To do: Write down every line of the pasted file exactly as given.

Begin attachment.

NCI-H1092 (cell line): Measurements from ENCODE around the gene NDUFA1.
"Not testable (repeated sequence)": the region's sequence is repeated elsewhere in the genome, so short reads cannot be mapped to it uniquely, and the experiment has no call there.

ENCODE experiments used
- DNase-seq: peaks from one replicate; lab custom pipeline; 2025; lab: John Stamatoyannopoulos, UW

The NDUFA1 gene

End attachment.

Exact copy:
NCI-H1092 (cell line): Measurements from ENCODE around the gene NDUFA1.
"Not testable (repeated sequence)": the region's sequence is repeated elsewhere in the genome, so short reads cannot be mapped to it uniquely, and the experiment has no call there.

ENCODE experiments used
- DNase-seq: peaks from one replicate; lab custom pipeline; 2025; lab: John Stamatoyannopoulos, UW

The NDUFA1 gene